The “Regency” is the era in England when the Prince of Wales was regent for his father, King George III. This began in between 1811. Because he was the Prince Regent, the period is called the Regency. the Regency ended in 1820 when George III died and his son, Prince George became King George IV.
However, there is also an expanded Regency style which spans from the beginning of the century until Queen Victorian takes the throne. This expanded Regency era is marked by classical influences and elegant designs. The books written by Georgette Heyer and Jane Austen have made it famous. When people think of Regency, they often think of books and movies such as Emma, Sense and Sensibility, and most of all, Pride and Prejudice. The Regency has its own terminology with which the modern reader may not be familiar. The following are a few terms I often use in my books that bear explanation.
Abigail: A lady’s maid, one of the most prestigious positions for a household servant. Her duties are to care for her lady’s every bathing and grooming and dressing need, including brushing and/or washing her clothing.
Almack’s: Assembly rooms on King Street in London where exclusive subscription balls were held each Wednesday night of the Season. Only young ladies of good breeding deemed worthy by Almack’s patronesses were awarded vouchers to entrance. Although, reportedly the patronesses weren’t as particular when it came to awarding admittance to gentlemen.
Apoplexy: A stroke.
Banns: Public announcement in church of a proposed marriage. The banns were read aloud during church service, following the reading of the second lesson, for three consecutive Sundays, with a query as to whether anyone knew of any reason why the couple should not wed. This was done in the parish of both the bride and groom. Once the banns were read three times, without objection, the cleric issued a certificate allowing the couple to marry at one of their parish churches.
Bluestocking: A woman with unfashionably intellectual and literary interests, often with a scientific bent.
Bow Street Runner: (See more info below) The forerunner of the metropolitan police later referred to as Scotland Yard, the Bow Street Runners were established in the mid-18th century by the magistrate of the Bow Street court, Henry Fielding.
Cit: a derogatory term for a member of the merchant class in London.
Chit: an unflattering term for girl or young lady
Cut direct:A deliberate, public snub, also called cut dead, as in “she cut me dead”
Demi-monde: Literally “half world”; a class on the fringes of respectable society but most often referred to courtesans, prostitutes, etc.
Dowager: The widow of a peer, eg the Dowager Countess of Placename. The term was not added to a woman’s title until the new holder of the title married. This differentiated her from the wife of the new peer. The term also sometimes refers informally–and disparagingly–to an older woman of the upper classes.
Entail: An inheritance of real property which cannot be sold by the owner but which passes by law to the owner’s heir upon his death. The purpose of an entail was to keep the land of a family intact in the main line of succession. The heir to an entailed estate could not sell the land, or bequeath it to anyone but his direct heir.
Guinea: A gold coin worth 21 shillings.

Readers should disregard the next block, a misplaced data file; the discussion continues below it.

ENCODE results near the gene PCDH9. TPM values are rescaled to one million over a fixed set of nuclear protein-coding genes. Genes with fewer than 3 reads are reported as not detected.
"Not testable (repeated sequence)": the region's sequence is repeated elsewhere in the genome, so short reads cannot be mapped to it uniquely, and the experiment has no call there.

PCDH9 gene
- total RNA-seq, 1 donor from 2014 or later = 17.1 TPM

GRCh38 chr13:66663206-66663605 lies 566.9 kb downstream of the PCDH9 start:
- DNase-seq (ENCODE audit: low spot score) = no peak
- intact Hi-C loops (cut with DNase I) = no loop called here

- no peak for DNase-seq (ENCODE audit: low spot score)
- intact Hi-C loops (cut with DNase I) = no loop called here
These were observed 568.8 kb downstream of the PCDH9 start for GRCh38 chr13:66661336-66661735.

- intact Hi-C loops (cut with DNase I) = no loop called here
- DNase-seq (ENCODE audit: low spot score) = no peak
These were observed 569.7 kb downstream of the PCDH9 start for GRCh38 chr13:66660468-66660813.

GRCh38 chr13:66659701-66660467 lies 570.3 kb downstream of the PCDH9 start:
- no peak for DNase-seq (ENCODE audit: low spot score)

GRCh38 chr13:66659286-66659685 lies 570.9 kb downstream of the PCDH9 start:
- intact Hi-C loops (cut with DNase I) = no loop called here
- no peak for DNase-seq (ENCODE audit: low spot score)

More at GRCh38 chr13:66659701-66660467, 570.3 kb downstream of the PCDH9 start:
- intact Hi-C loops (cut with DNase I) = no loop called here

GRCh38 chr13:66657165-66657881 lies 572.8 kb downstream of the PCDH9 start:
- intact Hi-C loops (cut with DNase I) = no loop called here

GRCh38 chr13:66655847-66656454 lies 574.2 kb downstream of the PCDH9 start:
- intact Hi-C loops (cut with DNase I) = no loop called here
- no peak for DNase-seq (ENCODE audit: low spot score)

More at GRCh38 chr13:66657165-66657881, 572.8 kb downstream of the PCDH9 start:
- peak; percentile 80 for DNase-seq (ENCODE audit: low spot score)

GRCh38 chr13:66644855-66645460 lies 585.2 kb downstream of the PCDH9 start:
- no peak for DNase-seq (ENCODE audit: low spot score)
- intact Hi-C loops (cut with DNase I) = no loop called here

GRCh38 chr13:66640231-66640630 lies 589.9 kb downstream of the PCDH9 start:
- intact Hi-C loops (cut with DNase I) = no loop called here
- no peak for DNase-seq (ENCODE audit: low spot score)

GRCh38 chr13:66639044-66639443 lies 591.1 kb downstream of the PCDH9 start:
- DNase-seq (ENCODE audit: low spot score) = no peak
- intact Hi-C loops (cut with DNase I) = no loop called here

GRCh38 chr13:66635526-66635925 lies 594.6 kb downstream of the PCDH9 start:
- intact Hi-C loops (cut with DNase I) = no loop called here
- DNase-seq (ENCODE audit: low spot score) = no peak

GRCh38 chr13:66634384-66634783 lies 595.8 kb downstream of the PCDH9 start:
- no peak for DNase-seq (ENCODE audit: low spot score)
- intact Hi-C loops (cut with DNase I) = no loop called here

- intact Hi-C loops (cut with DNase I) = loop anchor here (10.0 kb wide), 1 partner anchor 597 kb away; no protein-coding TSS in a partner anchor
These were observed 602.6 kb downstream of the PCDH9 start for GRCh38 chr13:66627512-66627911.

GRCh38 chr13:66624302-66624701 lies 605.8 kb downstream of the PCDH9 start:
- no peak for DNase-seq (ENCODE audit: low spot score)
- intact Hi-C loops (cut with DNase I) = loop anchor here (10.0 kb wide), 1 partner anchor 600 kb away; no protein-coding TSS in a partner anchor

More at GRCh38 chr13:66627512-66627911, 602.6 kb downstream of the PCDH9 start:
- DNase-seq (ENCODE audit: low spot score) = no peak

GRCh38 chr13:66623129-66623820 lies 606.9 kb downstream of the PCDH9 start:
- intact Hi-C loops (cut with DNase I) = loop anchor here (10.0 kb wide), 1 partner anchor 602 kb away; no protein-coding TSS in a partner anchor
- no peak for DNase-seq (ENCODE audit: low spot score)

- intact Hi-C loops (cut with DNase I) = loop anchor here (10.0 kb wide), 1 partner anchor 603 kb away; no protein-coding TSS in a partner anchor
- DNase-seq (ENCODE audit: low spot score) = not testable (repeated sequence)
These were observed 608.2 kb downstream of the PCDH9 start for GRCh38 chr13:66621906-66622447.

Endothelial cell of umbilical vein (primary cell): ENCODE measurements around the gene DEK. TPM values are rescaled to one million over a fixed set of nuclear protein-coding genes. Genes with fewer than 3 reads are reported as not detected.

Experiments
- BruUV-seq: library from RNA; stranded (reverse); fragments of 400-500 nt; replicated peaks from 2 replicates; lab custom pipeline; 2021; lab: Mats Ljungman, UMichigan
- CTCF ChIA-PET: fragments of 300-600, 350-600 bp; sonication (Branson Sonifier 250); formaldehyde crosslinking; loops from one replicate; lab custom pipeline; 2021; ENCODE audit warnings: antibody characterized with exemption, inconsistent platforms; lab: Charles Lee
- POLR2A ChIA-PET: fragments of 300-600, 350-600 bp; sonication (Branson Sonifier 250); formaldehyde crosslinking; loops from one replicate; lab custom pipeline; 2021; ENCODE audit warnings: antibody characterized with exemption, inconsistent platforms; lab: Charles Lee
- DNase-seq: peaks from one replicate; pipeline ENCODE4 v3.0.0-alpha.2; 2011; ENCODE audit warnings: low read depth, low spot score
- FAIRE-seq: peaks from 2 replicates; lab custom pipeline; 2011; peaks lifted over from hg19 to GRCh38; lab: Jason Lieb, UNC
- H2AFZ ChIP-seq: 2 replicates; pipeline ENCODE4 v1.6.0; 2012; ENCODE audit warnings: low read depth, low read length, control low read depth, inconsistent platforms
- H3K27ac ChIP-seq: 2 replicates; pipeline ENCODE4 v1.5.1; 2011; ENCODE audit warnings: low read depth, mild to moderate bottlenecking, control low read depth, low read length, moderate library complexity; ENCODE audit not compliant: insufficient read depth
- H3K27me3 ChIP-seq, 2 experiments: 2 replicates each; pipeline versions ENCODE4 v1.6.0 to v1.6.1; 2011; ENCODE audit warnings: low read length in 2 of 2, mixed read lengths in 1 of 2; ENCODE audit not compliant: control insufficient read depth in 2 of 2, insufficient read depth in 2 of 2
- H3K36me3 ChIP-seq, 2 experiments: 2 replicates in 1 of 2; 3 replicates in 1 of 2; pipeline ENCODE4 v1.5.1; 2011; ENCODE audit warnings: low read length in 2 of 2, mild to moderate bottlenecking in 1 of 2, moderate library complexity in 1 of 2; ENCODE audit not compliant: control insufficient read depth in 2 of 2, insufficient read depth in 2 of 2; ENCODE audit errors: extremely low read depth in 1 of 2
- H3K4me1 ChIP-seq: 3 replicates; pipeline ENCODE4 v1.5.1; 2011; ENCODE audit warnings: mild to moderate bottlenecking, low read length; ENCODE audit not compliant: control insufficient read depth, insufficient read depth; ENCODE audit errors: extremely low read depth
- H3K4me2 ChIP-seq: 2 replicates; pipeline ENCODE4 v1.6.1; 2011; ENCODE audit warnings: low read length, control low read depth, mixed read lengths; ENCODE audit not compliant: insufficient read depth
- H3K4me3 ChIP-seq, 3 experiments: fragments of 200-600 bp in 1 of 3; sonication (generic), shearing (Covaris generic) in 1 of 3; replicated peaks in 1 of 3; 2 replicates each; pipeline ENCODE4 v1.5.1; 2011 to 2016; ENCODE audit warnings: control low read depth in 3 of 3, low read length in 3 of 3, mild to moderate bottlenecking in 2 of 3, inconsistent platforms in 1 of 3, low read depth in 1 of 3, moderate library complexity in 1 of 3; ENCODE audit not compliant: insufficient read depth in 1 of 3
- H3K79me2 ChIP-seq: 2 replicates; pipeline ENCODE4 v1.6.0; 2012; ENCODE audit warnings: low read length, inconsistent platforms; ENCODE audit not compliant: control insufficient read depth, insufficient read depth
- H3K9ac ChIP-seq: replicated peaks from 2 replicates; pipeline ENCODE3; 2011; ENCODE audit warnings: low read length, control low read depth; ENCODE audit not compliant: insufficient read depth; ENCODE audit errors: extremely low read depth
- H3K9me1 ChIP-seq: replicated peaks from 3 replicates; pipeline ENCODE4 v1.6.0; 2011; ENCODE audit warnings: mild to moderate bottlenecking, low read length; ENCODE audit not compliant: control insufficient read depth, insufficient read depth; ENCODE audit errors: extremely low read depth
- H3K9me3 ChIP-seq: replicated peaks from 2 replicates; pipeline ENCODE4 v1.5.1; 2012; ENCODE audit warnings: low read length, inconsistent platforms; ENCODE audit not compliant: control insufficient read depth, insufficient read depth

Hell (ie gaming hell): A gambling establishment, less respectable than the elite gentlemen’s clubs which also provided many opportunities for gambling and betting.
Jarvey: The driver of a hackney coach or cab in London.
Jointure: A financial provision for a widow. Typically the amount is negotiated based on the portion she brought to the marriage, and is generally established as part of the marriage settlement.
Laudanum: A tincture made with a mixture of brandy and opium used to control pain or as a sleeping aid.
Mayfair: A desirable residential neighborhood in Regency London.
Modiste: A lady’s dressmaker who was usually French or pretended to be.
Pianoforte: An early version of the piano developed about 1730. Unlike the harpsichord, it could be played softly (piano) or loudly (forte). The full term was gravicèmbalo col piano e forte (literally harpsicord with soft and loud).
Rake: A dissolute person who indulges in excessive drinking, gambling and debauchery. Often rake is incorrectly used interchangeably with “playboy” or “womanizer.”
Rout: A crowded party with no place to sit and barely room to stand.
Season: The social “Season” began in early spring and lasted until the end of June. The Season typically followed the sitting of Parliament.
Special license: A license obtained from the Archbishop of Canterbury that granted the right to marry at any convenient time or place. Only men of influence could obtain one. They were valid for 3 months. Without a special license, marriages could only take place between 8:00am and noon in a parish in which one of the parties has resided for a minimum of 4 weeks.
Tiger: A liveried groom, generally small and young, who managed the horses when his master ascended to or descended from the seat, and sometimes took the reins to exercise the horses while his master temporarily left the vehicle. An owner-driven curricle or phaeton typically had a groom’s seat between the springs on which the tiger sat. The tiger wore an orange and black striped waistcoat which is what gave them their “title.” A small, lightweight tiger was preferred in order to maintain the proper balance. In fact, it was something of a status symbol to have the smallest possible tiger.
Ton: Fashionable Society, or the fashion. From the French bon ton, meaning good form, ie good manners, good breeding, etc. A person could be a member of the ton, attend ton events, or be said to have good ton (or bad ton).